Objective: To determine using the MiniMed continuous glucose monitoring system (CGMS) 1) whether twice-daily insulin injection therapy achieves adequate control in preschool children with type 1 diabetes and 2) whether the CGMS is more informative than self-monitoring of blood glucose (SMBG) regarding glucose control and well tolerated by preschool children and their families.
Research design and methods: Ten children <6 years of age with type 1 diabetes were monitored twice using the CGMS. The distribution of glucose values was analyzed, particularly the frequency, duration, and distribution of hypoglycemia. We analyzed the accuracy of the CGMS in detecting hypoglycemia as well as the clinical relevance of the difference between CGMS and SMBG values.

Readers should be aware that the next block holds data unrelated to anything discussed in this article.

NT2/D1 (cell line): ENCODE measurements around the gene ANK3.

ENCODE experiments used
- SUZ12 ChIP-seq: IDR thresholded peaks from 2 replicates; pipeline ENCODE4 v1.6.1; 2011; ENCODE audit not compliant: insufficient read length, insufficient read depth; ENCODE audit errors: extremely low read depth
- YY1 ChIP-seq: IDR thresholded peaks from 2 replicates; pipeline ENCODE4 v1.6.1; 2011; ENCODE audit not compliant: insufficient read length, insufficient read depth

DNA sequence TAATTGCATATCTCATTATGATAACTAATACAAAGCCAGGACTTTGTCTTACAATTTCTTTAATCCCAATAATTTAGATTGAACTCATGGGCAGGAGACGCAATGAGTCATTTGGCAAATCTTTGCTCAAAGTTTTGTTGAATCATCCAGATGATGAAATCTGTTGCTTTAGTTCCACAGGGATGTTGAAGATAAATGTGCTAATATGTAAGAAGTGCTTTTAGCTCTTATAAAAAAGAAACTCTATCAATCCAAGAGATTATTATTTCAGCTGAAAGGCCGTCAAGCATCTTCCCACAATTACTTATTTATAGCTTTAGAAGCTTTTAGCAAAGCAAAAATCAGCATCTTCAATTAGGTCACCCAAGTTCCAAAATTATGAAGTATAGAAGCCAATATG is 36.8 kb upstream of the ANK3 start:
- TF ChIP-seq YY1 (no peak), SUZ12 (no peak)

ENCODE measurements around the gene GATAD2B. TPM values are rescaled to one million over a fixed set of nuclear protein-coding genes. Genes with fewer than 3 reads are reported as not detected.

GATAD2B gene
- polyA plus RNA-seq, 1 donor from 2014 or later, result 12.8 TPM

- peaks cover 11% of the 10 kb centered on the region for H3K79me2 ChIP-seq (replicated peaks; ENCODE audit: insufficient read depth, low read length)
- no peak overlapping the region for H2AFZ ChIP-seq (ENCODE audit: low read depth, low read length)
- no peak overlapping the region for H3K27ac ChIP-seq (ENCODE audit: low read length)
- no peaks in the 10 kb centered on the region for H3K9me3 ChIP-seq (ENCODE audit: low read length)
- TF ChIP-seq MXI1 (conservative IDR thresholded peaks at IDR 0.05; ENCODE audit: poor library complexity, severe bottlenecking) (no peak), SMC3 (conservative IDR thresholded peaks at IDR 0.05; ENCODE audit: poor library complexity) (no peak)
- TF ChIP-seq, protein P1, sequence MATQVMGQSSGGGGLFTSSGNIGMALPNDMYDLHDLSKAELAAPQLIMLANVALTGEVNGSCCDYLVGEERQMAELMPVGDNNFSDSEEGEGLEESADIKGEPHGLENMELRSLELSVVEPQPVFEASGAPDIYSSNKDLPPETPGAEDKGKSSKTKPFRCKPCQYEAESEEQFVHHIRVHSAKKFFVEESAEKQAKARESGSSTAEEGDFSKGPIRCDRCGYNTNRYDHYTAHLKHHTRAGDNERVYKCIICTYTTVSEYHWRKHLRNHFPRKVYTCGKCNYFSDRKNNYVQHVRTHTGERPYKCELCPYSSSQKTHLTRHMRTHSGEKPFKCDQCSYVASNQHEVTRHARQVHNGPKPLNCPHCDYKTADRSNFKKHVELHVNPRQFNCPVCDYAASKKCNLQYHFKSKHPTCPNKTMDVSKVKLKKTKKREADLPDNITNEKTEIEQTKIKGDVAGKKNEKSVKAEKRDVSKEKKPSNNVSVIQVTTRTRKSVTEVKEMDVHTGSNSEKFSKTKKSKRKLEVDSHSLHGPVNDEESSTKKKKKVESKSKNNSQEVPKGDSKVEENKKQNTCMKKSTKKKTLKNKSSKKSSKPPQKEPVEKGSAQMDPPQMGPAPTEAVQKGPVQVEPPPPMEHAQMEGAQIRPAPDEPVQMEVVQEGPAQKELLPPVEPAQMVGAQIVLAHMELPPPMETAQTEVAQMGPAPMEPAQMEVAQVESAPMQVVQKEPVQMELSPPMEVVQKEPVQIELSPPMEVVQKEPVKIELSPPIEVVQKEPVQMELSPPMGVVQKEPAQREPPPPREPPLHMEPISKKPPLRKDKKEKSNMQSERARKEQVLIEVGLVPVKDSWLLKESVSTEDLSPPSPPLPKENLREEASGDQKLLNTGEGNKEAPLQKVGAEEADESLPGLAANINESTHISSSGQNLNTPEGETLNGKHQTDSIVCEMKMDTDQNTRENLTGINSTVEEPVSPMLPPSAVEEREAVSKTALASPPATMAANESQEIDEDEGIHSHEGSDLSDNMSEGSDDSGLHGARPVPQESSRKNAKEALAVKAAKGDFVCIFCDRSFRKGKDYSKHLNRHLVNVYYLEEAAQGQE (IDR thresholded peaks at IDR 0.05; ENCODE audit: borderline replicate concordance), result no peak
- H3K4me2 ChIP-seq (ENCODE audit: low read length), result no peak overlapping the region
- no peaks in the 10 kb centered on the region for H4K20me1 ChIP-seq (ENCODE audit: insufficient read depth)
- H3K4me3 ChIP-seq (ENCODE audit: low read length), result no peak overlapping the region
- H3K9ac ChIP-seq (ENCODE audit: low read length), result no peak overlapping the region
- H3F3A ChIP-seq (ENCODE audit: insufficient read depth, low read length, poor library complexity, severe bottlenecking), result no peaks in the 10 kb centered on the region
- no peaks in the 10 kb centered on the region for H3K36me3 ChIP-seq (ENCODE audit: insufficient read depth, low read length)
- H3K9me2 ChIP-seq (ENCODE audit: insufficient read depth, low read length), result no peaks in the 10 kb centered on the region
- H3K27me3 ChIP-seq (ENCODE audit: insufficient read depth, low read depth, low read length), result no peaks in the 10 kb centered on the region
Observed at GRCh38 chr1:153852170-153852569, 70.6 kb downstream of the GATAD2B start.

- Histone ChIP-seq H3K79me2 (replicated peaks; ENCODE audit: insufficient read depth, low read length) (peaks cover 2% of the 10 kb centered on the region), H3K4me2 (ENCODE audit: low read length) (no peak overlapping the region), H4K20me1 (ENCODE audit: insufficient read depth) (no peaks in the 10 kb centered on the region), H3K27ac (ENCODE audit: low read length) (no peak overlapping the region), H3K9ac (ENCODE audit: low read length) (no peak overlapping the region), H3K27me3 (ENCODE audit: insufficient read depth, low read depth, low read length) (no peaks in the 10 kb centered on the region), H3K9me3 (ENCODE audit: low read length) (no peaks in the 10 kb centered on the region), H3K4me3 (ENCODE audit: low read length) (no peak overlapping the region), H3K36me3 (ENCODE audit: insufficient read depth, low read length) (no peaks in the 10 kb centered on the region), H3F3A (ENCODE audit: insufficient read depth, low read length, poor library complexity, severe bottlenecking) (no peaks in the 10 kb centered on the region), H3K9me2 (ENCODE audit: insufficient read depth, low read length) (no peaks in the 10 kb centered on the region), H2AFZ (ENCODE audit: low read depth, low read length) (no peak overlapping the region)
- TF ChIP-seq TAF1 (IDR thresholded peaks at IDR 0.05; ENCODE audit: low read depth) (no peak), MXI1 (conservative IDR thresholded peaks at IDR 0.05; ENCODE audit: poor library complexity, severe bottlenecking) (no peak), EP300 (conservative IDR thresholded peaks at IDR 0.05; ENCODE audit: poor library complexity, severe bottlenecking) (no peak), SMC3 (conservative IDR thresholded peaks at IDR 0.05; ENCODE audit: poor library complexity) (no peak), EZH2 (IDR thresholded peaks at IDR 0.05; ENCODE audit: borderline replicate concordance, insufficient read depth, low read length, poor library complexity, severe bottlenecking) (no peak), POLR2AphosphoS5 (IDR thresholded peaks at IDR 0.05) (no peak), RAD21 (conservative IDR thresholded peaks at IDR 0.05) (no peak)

Results: Although hypoglycemia was more frequent during the night (0.8 nighttime episodes . subject(-1) . 24 h(-1) vs. 0.3 daytime episodes . subject(-1) . 24 h(-1)), the difference did not reach statistical significance (P=0.07). However, nighttime episodes lasted longer than daytime episodes (1.2 vs. 0.2 h . subject(-1) . 24 h(-1), P=0.006). Hypoglycemia accounted for 7% and normoglycemia for 24%, while hyperglycemia occurred 64% of the time, with postprandial hyperglycemia being an almost universal feature (94 +/- 7% of all postmeal values). The CGMS correlated well with SMBG without significant clinical discrepancy. The CGMS sensitivity to detect hypoglycemia was 70% with a specificity of 99%; however, the CGMS detected twice as many total episodes as SMBG (82 vs. 40).
Conclusions: Twice-daily insulin injection rarely achieves control in preschool children with type 1 diabetes. The CGMS is well tolerated by patients and has the advantage of revealing daily glucose trends missed by SMBG.